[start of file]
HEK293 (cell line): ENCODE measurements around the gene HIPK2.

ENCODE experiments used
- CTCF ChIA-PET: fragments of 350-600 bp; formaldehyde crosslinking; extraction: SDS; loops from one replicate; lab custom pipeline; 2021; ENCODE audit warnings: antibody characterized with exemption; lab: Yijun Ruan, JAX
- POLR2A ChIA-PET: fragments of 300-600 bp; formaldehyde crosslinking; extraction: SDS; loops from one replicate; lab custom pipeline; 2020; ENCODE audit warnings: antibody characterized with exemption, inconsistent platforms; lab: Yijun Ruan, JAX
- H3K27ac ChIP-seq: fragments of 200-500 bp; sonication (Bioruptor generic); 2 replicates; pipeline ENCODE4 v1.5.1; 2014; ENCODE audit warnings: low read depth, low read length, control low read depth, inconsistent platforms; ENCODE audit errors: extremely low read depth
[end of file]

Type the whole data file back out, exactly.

HEK293 (cell line): ENCODE measurements around the gene HIPK2.

ENCODE experiments used
- CTCF ChIA-PET: fragments of 350-600 bp; formaldehyde crosslinking; extraction: SDS; loops from one replicate; lab custom pipeline; 2021; ENCODE audit warnings: antibody characterized with exemption; lab: Yijun Ruan, JAX
- POLR2A ChIA-PET: fragments of 300-600 bp; formaldehyde crosslinking; extraction: SDS; loops from one replicate; lab custom pipeline; 2020; ENCODE audit warnings: antibody characterized with exemption, inconsistent platforms; lab: Yijun Ruan, JAX
- H3K27ac ChIP-seq: fragments of 200-500 bp; sonication (Bioruptor generic); 2 replicates; pipeline ENCODE4 v1.5.1; 2014; ENCODE audit warnings: low read depth, low read length, control low read depth, inconsistent platforms; ENCODE audit errors: extremely low read depth